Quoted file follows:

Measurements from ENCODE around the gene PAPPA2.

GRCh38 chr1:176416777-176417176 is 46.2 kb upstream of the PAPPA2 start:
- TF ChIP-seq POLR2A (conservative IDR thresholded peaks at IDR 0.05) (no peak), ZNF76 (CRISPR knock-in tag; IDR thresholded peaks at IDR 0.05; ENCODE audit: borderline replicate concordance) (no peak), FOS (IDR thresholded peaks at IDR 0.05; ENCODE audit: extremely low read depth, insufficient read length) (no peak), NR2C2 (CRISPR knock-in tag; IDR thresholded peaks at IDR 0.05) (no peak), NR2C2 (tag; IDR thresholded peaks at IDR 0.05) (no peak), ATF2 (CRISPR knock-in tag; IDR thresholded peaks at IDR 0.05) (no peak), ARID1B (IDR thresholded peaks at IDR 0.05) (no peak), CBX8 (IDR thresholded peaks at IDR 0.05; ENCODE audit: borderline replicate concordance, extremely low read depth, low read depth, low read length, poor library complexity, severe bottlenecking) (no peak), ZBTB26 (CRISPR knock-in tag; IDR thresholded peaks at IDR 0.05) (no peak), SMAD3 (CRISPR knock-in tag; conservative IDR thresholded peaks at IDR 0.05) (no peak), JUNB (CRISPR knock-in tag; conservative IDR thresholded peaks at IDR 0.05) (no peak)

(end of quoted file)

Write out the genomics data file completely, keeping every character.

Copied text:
Measurements from ENCODE around the gene PAPPA2.

GRCh38 chr1:176416777-176417176 is 46.2 kb upstream of the PAPPA2 start:
- TF ChIP-seq POLR2A (conservative IDR thresholded peaks at IDR 0.05) (no peak), ZNF76 (CRISPR knock-in tag; IDR thresholded peaks at IDR 0.05; ENCODE audit: borderline replicate concordance) (no peak), FOS (IDR thresholded peaks at IDR 0.05; ENCODE audit: extremely low read depth, insufficient read length) (no peak), NR2C2 (CRISPR knock-in tag; IDR thresholded peaks at IDR 0.05) (no peak), NR2C2 (tag; IDR thresholded peaks at IDR 0.05) (no peak), ATF2 (CRISPR knock-in tag; IDR thresholded peaks at IDR 0.05) (no peak), ARID1B (IDR thresholded peaks at IDR 0.05) (no peak), CBX8 (IDR thresholded peaks at IDR 0.05; ENCODE audit: borderline replicate concordance, extremely low read depth, low read depth, low read length, poor library complexity, severe bottlenecking) (no peak), ZBTB26 (CRISPR knock-in tag; IDR thresholded peaks at IDR 0.05) (no peak), SMAD3 (CRISPR knock-in tag; conservative IDR thresholded peaks at IDR 0.05) (no peak), JUNB (CRISPR knock-in tag; conservative IDR thresholded peaks at IDR 0.05) (no peak)